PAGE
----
It was that time of the year where people from all walks of life converge upon the little street known as Binondo. Chinese New Year in this part of Manila becomes a Mecca of all things chinese. The entire stretch of Ongpin and its adjacent streets are flooded with dragon dances and fireworks.
After visiting the national museum it was just right for my friends and I to visit Binondo and experience what a Filipino-style Chinese New Year looks like. Getting off near the Carriedo fountain I was amazed at the number of people making their way inside. Lines of people on one side trying to get tikoy and ampaos of something.
As we traversed the main street heading deeper into Binondo we were astounded by the number of people inside. It felt like Divisoria during the Christmas season. Making our way around Chinatown we were greeted by a wide variety of smells, sights and sounds. The volume of people in Binondo meant that my friends and I wouldn’t be able to eat in the signature Chinese restaurants that we’ve been reading so much about.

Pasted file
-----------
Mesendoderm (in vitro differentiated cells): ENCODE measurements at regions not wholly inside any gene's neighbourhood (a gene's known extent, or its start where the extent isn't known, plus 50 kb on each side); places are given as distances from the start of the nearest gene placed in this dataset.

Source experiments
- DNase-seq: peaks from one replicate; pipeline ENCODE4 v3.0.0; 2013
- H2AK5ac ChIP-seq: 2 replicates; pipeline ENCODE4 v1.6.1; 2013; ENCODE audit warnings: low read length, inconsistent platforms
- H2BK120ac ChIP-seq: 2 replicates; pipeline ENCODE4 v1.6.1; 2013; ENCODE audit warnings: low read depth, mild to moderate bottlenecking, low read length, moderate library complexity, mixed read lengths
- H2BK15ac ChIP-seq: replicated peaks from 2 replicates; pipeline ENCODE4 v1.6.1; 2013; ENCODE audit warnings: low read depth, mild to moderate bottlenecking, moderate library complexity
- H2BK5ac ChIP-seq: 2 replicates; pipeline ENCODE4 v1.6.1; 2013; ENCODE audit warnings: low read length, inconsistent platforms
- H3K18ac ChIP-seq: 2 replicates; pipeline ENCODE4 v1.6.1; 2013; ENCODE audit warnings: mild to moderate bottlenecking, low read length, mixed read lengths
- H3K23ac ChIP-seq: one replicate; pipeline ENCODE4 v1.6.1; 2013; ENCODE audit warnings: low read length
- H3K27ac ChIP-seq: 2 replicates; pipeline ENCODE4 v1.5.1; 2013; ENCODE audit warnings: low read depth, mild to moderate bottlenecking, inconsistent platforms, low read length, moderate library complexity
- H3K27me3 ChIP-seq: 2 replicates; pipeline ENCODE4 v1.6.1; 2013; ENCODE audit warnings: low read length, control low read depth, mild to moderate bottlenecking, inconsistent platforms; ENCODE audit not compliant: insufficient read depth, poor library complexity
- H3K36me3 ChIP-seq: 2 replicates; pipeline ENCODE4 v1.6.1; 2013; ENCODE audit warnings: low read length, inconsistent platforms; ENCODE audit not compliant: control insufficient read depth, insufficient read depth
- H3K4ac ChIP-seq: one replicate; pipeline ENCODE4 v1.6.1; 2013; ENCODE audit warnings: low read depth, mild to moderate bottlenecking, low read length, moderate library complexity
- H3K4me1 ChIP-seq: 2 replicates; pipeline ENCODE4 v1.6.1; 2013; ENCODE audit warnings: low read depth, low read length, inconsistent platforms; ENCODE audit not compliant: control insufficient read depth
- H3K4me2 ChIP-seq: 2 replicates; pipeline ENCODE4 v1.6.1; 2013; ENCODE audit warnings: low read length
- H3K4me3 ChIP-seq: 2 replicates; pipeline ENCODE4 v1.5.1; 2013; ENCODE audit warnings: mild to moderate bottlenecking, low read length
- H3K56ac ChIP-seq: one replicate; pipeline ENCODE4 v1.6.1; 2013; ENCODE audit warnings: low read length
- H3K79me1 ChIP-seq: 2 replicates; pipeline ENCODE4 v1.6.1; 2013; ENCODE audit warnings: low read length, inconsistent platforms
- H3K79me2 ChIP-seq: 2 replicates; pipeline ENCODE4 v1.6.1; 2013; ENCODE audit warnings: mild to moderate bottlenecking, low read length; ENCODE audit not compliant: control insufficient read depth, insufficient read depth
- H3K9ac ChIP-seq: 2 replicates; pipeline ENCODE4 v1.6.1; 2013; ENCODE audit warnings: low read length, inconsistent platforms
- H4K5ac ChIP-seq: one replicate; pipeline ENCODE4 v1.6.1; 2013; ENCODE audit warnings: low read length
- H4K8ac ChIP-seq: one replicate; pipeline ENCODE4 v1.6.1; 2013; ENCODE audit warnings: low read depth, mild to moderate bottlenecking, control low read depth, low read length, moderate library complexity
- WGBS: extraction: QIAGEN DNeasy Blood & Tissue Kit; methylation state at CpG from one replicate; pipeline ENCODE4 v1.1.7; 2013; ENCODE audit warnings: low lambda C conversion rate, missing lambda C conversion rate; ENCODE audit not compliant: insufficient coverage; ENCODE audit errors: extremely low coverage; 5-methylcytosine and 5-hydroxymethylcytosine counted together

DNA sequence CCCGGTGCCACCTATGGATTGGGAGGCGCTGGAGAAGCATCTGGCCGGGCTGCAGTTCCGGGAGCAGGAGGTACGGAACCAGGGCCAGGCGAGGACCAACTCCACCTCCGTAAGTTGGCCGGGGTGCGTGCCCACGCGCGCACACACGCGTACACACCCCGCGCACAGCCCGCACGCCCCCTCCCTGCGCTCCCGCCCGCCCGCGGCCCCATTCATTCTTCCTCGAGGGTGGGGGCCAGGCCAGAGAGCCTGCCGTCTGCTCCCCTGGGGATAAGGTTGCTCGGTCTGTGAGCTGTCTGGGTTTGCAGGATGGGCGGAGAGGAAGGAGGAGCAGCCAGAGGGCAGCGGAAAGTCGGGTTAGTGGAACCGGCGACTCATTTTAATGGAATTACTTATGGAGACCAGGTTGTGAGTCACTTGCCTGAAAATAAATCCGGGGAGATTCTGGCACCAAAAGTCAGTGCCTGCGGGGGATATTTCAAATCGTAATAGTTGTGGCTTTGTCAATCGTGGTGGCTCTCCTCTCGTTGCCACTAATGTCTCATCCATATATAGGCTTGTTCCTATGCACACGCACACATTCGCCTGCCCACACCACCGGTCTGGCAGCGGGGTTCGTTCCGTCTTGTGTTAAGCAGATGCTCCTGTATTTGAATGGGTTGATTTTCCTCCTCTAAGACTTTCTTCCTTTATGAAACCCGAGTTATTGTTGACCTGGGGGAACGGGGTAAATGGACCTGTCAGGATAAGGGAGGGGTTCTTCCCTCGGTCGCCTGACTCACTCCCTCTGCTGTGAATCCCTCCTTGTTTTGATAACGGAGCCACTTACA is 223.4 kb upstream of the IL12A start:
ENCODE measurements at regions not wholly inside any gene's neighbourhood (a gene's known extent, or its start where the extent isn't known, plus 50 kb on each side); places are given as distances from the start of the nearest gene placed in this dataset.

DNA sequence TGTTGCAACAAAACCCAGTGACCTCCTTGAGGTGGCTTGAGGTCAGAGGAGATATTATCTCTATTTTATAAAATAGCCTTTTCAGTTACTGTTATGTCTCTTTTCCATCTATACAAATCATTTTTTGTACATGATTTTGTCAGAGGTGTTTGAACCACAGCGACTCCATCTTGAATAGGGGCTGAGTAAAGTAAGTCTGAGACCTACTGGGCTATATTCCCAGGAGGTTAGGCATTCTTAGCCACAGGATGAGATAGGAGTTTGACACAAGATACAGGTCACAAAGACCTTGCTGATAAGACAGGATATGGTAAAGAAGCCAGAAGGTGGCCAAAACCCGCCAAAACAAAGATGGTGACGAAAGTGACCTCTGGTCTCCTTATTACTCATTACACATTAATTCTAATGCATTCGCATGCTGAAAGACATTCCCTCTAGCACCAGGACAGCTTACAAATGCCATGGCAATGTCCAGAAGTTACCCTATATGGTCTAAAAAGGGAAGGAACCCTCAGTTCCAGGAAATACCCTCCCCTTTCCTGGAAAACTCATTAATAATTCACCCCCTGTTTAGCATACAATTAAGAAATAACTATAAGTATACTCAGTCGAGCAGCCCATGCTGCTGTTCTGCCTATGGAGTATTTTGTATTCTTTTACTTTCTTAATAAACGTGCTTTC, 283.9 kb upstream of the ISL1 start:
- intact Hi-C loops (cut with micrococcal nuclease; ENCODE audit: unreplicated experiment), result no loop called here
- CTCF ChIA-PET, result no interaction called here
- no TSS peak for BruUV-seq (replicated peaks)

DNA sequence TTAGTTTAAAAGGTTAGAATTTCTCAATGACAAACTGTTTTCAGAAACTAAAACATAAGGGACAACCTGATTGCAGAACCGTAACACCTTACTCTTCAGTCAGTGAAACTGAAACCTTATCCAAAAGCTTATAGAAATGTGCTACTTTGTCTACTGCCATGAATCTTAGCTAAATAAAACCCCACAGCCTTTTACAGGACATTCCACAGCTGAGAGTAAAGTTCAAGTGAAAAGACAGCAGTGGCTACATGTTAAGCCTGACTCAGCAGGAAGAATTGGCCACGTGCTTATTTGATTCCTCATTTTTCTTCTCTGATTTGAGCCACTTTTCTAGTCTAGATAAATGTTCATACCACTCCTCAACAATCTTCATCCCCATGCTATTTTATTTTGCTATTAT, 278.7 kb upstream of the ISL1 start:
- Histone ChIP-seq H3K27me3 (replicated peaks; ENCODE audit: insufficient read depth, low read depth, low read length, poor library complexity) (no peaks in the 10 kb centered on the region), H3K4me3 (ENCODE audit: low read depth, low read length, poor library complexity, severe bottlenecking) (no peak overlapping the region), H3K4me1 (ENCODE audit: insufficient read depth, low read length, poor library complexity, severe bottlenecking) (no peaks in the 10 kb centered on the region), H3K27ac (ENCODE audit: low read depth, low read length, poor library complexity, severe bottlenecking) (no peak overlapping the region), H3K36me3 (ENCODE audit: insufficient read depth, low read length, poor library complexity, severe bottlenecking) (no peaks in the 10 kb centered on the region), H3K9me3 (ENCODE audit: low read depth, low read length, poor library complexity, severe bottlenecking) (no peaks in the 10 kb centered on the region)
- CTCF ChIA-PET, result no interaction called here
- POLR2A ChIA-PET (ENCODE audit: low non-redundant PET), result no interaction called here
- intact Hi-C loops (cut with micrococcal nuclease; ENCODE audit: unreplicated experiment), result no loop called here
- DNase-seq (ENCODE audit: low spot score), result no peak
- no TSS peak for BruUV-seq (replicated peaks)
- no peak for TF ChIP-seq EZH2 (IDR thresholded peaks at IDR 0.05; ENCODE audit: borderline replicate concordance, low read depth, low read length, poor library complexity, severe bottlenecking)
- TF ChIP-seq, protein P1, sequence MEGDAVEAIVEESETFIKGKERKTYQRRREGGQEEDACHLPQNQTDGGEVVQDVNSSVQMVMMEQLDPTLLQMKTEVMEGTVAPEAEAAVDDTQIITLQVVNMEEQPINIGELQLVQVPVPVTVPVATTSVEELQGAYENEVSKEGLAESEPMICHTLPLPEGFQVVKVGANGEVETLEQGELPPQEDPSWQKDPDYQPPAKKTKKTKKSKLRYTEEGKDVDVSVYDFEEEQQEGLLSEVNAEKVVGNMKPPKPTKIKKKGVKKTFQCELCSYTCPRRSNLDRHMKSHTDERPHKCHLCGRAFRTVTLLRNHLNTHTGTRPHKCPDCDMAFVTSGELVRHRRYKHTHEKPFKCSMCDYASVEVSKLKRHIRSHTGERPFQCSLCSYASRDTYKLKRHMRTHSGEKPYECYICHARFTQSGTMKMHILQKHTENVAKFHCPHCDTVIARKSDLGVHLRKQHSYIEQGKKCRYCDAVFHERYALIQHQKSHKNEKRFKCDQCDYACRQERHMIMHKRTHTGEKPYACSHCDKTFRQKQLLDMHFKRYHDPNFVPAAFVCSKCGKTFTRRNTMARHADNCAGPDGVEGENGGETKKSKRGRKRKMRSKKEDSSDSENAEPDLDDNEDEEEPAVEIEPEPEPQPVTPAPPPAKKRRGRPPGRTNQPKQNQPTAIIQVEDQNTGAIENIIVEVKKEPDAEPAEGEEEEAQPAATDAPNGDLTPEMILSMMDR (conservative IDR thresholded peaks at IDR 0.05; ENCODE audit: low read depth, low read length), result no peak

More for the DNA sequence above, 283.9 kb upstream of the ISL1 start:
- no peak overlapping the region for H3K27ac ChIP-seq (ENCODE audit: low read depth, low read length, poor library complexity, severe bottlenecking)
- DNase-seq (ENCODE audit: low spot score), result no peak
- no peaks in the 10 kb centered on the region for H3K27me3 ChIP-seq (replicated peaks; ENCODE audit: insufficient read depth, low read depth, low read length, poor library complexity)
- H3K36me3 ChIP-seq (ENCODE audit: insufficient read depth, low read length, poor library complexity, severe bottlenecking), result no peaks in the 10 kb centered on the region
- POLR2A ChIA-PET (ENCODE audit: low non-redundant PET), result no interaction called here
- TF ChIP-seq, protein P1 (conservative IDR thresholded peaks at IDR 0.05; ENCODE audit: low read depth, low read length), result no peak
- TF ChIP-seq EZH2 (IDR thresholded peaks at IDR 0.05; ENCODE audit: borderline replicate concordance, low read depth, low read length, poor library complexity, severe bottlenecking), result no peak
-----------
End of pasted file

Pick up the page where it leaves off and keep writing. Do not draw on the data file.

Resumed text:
With the sun setting it felt like there was no end to the festivities. There were live music bands and people peddling siopao and siomai in the street. There were also a number of people inside Lucky Chinatown mall, which to our dismay meant that we wouldn’t get to eat in a traditional Chinese restaurant. So we ended up eating to China’s next door neighbor, Japan, and helping ourselves to katsu.